As a fan of FOX's smash hit, House, M.D., I'm used to seeing the medical maverick, Dr. Gregory House, played by Hugh Laurie, solve seemingly unsolvable medical mysteries. Well, I've got a new medical case for you, Dr. House—the Oakland Athletics.
The A's have been one of the most injury-prone teams in all of baseball, and the 2007 and 2008 seasons made this painfully obvious. Players like Gold Glover Eric Chavez, Mark Ellis, Travis Buck, and Justin Duchscherer have all been plagued with health issues. Both Chavez and Ellis are coming off surgeries, and both are taking it slow during spring training.
Duchscherer, and All-Star pitcher who had a brilliant first half in 2008, experienced some turbulence after the break and eventually landed himself on the DL with hip problems. He was said to have been making progress earlier this offseason, but he just suffered a major setback last week: He experienced pain in his elbow and was shut down.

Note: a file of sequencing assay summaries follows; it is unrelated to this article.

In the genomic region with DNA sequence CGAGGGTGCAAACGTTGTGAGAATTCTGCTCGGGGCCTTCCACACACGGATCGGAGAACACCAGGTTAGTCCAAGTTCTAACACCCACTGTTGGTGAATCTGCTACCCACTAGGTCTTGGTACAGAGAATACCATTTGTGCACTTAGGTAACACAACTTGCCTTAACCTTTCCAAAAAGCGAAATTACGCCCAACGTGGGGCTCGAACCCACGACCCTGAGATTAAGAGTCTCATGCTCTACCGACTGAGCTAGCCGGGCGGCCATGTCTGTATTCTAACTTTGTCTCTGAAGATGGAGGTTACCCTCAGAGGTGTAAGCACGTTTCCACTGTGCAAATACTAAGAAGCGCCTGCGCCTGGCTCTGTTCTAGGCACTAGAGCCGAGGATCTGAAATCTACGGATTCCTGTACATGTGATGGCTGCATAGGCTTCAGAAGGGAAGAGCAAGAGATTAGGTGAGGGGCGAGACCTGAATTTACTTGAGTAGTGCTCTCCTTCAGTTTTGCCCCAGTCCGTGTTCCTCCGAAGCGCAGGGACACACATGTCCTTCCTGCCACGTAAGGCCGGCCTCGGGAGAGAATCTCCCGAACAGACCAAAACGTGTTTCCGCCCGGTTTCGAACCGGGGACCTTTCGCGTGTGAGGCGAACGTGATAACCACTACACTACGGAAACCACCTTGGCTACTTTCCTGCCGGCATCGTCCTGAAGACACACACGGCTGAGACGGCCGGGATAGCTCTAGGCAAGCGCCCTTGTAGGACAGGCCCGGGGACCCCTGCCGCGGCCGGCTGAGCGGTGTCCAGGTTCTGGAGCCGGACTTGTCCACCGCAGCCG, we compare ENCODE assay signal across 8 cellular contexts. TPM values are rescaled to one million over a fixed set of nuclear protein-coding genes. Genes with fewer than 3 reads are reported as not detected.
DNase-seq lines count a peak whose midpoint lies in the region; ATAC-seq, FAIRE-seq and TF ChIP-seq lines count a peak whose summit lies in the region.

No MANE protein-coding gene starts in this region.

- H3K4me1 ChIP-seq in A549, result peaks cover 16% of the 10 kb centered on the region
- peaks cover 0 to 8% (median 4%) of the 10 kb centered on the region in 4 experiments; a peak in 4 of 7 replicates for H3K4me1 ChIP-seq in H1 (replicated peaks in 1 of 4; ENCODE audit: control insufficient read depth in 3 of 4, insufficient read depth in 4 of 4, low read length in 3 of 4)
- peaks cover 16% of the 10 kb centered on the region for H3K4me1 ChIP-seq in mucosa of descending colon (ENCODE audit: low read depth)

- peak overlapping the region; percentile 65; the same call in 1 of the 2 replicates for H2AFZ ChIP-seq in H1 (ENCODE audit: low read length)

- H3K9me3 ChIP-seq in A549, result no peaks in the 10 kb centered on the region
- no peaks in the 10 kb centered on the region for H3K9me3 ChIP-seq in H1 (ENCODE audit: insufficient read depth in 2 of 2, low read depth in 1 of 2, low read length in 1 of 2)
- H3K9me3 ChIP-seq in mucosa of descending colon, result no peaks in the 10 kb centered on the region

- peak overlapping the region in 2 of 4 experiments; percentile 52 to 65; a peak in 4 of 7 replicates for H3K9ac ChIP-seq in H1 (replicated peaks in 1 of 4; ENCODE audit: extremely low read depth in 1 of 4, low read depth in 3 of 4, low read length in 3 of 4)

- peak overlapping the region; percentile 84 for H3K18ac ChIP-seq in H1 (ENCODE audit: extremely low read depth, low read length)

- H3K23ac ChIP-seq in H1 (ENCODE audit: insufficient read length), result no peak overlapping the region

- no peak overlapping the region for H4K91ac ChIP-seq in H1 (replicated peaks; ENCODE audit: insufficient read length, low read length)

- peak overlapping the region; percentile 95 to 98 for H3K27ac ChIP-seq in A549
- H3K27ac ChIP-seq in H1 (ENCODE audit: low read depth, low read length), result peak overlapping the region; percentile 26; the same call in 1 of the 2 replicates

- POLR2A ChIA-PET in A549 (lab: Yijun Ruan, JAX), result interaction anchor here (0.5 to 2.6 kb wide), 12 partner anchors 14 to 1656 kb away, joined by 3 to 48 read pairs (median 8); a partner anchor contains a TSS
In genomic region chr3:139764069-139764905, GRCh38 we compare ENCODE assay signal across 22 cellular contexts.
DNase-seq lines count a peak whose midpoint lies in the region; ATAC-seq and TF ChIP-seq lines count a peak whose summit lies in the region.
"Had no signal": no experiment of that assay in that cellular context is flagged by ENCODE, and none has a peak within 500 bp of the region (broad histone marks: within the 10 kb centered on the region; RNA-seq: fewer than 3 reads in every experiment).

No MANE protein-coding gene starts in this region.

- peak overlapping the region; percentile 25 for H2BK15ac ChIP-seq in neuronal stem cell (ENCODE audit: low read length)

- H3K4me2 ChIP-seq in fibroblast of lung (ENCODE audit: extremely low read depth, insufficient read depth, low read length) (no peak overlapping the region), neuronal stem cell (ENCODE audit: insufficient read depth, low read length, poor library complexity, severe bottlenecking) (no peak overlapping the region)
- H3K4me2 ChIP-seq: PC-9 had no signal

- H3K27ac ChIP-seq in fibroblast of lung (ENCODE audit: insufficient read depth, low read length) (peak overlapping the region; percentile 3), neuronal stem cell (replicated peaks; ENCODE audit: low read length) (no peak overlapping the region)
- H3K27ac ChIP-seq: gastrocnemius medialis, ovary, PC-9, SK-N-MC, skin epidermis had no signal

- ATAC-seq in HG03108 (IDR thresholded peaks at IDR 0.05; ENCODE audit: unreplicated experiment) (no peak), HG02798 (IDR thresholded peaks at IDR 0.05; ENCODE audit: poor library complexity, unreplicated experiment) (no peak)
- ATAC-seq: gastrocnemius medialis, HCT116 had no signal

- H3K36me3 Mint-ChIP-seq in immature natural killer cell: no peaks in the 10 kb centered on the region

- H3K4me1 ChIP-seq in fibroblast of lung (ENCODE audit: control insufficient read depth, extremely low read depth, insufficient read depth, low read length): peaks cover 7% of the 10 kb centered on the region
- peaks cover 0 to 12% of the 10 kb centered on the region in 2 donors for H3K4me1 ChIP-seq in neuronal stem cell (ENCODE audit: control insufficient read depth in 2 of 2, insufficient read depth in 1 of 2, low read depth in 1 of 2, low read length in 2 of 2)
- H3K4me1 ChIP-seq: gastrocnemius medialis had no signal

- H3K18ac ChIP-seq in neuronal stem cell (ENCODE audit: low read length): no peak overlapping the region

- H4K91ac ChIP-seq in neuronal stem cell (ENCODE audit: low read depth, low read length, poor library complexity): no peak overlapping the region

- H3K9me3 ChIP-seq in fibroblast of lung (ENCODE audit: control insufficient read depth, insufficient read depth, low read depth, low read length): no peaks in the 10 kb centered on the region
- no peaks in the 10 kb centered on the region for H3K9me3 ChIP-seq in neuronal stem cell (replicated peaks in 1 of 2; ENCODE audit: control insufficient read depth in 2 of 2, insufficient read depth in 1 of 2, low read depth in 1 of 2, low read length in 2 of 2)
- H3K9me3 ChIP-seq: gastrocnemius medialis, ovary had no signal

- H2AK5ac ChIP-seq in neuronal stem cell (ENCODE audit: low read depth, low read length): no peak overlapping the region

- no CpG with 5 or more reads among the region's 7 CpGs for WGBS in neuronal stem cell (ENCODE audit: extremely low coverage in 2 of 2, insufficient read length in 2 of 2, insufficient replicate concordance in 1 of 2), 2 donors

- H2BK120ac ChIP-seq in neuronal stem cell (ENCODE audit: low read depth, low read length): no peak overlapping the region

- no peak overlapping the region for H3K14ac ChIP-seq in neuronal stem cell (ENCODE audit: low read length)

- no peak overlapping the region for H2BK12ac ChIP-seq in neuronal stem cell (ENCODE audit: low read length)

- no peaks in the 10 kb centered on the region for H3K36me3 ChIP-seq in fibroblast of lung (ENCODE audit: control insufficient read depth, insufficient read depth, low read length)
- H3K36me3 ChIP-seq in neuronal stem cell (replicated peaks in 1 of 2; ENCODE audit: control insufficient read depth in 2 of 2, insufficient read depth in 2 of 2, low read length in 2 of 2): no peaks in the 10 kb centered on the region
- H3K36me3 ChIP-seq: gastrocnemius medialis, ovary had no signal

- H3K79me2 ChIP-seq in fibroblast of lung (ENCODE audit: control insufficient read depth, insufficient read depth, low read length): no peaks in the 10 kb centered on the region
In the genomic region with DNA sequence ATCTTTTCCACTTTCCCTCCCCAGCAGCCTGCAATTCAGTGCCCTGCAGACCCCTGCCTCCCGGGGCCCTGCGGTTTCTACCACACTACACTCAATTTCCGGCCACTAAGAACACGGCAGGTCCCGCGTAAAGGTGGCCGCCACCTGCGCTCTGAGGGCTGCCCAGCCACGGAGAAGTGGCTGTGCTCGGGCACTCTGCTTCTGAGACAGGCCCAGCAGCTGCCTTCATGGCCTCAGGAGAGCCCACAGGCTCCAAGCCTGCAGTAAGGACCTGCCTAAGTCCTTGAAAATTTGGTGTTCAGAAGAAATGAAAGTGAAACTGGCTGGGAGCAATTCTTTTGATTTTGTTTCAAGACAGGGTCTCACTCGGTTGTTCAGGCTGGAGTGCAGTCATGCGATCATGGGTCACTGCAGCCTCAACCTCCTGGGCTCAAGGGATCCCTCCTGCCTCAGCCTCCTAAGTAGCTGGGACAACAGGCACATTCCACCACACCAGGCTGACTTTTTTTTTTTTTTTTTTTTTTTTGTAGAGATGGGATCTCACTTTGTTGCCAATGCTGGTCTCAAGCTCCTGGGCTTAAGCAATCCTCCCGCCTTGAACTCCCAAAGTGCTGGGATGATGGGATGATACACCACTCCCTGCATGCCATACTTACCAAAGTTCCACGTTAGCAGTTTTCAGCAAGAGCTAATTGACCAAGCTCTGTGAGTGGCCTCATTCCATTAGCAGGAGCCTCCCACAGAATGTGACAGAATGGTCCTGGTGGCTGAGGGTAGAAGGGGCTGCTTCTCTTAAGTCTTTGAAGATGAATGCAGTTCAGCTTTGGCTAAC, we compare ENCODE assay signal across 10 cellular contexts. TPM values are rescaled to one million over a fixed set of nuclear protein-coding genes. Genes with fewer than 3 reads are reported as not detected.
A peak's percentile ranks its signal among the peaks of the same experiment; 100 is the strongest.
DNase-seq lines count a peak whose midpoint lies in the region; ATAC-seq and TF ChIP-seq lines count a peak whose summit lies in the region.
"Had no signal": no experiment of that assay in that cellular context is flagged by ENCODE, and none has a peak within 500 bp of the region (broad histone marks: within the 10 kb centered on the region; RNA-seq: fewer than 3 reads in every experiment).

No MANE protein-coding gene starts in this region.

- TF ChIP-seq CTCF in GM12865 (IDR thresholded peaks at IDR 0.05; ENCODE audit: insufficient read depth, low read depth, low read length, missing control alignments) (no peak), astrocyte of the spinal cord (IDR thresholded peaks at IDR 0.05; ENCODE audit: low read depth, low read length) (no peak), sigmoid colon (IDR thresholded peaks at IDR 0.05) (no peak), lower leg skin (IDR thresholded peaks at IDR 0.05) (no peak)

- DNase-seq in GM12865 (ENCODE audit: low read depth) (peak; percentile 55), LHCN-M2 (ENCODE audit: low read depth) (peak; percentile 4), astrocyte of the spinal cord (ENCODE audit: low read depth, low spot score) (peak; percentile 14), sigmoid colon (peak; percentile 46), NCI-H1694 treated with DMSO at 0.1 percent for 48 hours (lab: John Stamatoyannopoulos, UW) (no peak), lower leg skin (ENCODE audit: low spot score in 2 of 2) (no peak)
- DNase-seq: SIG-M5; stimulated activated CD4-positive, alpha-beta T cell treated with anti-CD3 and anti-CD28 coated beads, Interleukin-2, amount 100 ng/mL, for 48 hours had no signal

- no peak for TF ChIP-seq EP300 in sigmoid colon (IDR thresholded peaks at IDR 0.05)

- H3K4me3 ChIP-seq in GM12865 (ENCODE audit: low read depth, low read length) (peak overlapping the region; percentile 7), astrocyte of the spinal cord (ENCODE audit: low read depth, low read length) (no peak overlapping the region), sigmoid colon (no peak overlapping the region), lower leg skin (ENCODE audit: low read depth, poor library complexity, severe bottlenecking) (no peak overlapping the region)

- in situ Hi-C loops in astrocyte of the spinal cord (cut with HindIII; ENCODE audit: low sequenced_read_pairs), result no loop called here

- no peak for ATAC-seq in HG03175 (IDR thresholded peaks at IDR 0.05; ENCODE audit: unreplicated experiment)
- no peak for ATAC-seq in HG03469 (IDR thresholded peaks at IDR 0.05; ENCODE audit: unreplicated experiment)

The A's, who added Matt Holliday, Jason Giambi, Orlando Cabrera, and Nomar Garciaparra this offseason, are in position to take over the AL West—that is, if they suddenly buck the trend and get healthy.
If Chavez's latest shoulder issues become more troublesome, and if Duchscherer lands on the DL to start the season, then the A's will have trouble keeping up with the Angels.
Even with Nomar Garciaparra (who was on the DL last year with the L.A. Dodgers) and Bobby Crosby (who's learning how to play third), the A's won't be as good as they would be with Chavez in the lineup.
The A's ability to keep up with the competition and earn the West's playoff spot depends greatly on the health of their experienced players.
The A's are an interesting case, Dr. House. Their chances of making the postseason hinge on the players being physically able to take the field.
Can even you get them well?